Sometimes neophyte actresses come along who fizzle out after a couple of early promising roles. And then there are those who, from practically the first glimpse we get of them, we just know are going to be big, and are going to be around for a while. Alicia Vikander, a no-brainer inclusion on our On the Rise list from March 2012, definitely falls into the latter category, making a vivid impression first in her feature debut “Pure,” and then breaking internationally with the one-two punch in the corset of “A Royal Affair” and “Anna Karenina.”
On Saturday morning the actress jetted in to the Marrakech Film Festival ostensibly as part of its Scandinavian tribute, but also ended up picking the Best Actress award for her role in the terrific “Hotell,” (review here) her reunion with “Pure” director Lisa Langseth. We were lucky enough to get to talk to Vikander (who despite being just off an intercontinental flight having wrapped shooting on “The Man from U.N.C.L.E.” the day before, couldn’t have looked fresher if she’d bathed in dew) about the “Hotell”, her breakout process, and the packed and exciting upcoming slate that will see her in both a multiplex and an arthouse cinema near you very soon.
So you’ve just finished shooting “The Man From U.N.C.L.E.” after a string of smaller films. What are your criteria for choosing projects?
Mostly I try to work with great filmmakers. It’s difficult to find good scripts sure, but it’s also so much about the vision and the person that’s gonna make the film...
And the experience that you’re going to have for however many months?
Yeah, you’re gonna work so tight with people. It’s quite a magical experience when you film, when you get together, when the whole machinery works and you’re in a good crowd. So I think that has been one of the priorities among the filmmakers [I’ve worked with so far]. And then I usually go for roles that scare me a bit, that I’m a bit frightened to take on because maybe it takes me out of my comfort zone. Something new that I haven’t done before. And here I think I had longed for something which was not… I had mostly done dramas, so I did “The Man From U.N.C.L.E.” [as a change] I really enjoyed [Guy Ritchie’s] previous films and he has a very specific style so there’s a humor to it but it’s more like an irony. I play German car mechanic from East Berlin who helps the boys [Henry Cavill and Armie Hammer].
But you’re here with “Hotell” of course, which reteams you with “Pure” director Lisa Langseth. Had you always intended to work together again?
No, I’ve been away from Sweden for the past few years, but I went home and I had a coffee with Lisa and we just chatted, she’s a friend of mine. And I knew that she was working on new films but I had no idea that there would be any role for me. So it was really a gift when she asked me if I wanted to read her script. And when I did, it was one of the most daring and most profound, layered characters that I’ve read in a long time, so when she asked if I wanted to do it I was so happy.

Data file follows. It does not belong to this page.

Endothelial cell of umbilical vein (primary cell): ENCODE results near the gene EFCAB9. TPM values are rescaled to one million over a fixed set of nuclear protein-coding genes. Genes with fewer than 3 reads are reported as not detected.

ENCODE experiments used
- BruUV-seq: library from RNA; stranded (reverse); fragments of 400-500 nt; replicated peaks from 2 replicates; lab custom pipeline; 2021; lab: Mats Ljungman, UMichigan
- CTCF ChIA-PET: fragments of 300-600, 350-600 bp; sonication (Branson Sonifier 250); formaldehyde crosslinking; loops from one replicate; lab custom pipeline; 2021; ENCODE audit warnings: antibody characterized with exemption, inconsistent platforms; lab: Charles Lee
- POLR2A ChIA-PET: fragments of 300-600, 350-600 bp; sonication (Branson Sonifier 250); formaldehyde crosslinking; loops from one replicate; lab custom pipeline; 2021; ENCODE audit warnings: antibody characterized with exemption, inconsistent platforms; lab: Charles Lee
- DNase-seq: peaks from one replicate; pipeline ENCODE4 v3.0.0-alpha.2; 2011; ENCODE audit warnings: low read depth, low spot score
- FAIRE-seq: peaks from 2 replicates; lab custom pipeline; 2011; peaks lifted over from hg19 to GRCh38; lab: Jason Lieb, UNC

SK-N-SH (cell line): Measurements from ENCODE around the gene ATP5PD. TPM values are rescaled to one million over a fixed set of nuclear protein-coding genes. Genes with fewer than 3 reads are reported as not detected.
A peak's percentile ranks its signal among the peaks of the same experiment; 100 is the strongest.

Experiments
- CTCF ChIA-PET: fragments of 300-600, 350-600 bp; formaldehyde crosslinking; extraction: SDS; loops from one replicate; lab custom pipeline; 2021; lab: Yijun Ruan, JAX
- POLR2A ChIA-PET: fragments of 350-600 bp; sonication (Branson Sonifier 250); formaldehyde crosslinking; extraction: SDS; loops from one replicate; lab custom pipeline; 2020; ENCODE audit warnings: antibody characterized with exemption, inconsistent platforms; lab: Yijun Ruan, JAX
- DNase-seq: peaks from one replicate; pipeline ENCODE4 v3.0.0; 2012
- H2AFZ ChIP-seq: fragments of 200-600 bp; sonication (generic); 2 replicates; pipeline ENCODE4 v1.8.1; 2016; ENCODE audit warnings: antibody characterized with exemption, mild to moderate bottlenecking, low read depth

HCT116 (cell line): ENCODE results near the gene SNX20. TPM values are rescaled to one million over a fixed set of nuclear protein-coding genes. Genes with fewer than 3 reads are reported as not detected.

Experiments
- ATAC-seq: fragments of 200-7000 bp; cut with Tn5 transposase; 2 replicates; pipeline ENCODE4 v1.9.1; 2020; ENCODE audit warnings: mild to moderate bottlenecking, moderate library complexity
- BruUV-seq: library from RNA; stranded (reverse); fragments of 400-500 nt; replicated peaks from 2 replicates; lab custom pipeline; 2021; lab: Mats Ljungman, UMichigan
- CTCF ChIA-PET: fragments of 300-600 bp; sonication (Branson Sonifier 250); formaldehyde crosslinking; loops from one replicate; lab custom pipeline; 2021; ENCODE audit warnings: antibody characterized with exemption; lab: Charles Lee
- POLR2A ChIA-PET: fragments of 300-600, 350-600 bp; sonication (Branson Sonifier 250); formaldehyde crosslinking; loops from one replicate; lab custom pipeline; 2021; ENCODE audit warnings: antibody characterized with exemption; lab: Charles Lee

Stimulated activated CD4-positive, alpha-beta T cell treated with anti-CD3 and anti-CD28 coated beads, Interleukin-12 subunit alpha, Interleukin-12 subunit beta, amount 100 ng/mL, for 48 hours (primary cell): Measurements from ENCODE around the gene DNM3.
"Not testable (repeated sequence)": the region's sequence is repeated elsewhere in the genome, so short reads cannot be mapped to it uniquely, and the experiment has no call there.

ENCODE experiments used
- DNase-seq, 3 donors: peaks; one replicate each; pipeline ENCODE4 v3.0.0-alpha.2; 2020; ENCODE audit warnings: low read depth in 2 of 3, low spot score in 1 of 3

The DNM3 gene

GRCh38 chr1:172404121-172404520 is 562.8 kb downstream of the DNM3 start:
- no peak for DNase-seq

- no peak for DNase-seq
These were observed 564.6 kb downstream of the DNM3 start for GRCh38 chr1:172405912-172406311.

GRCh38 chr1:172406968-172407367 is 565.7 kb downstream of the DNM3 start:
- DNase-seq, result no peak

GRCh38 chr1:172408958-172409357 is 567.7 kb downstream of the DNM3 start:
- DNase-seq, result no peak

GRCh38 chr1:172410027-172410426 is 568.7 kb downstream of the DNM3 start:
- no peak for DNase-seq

Did you find many similarities between your “Pure” and “Hotell” characters?
It’s almost like they both take a journey on the social ladder but in different ways, so the characters are very different. But I think [Langseth] likes to make films to bring that subject up about different social journeys.
Both characters are also somewhat borderline, they’re on the edge...
To dig deep, when you say ’borderline,’ here [in “Hotell”] it’s about Erica who thinks that she has her entire life and herself in control and suddenly she’s put off track because of this big trauma that she goes through, and she has to realise what her new self is. And that means that for me as an actress I get so many layers to work with, so it’s a big gift to get that role because you can experiment. It’s hard because I use my emotions as my tools, but it’s interesting how when I made this film I even discovered sides to myself that are maybe closer to me than I thought they were. I questioned myself. I had long conversations with Lisa, because you know it’s a big taboo in today’s society about mental illnesses—you don’t talk about it. And I would have thought that I myself would know if I would cross any of those borders, if I would be able to control myself, but the thing is, when I read the script I was like, I don’t know if I would…
How important is it for you right now to achieve a balance between small-scale dramas and big high profile films?
I think you want the mix. Like I was eager to do something like [‘U.N.C.L.E.’] the film I just finished last night. And now I’ve done that maybe I’ll look for something maybe smaller, more character-based, more intense, more intimate. That’s what I’m trying to achieve now. It’s difficult in this industry to listen to your gut, but I think that is the best way and hopefully you have people around you that you can talk to.
Prior to “The Man From U.N.C.L.E.” are a series of other films that you’ve shot but are in post at the moment. Tell us about “Son of a Gun” with Ewan McGregor.
It’s a drama and also a heist thriller that we shot that in Australia. I haven’t seen anything of the film so I’m so excited to finally get a look at it—hopefully will come out in the summer. It was a very intense shoot, I mean it’s an indie film and I love how the director [Julius Avery], who had a short film in Cannes that won ["Jerrycan"], he has a very specific style. He shows quite low-middle-class Australian people and I thought that many of the people that he worked with were not actors, but apparently they were—he’s just able to make something very raw and authentic. I play a foreigner in Australia, and when I read the script it had such pace, and then it turns into a heist thriller, so I was very intrigued to see how this director, who I thought was a very arthouse director, would do something like that. Because he had written the script himself. So I liked to see the mix of genres he brought.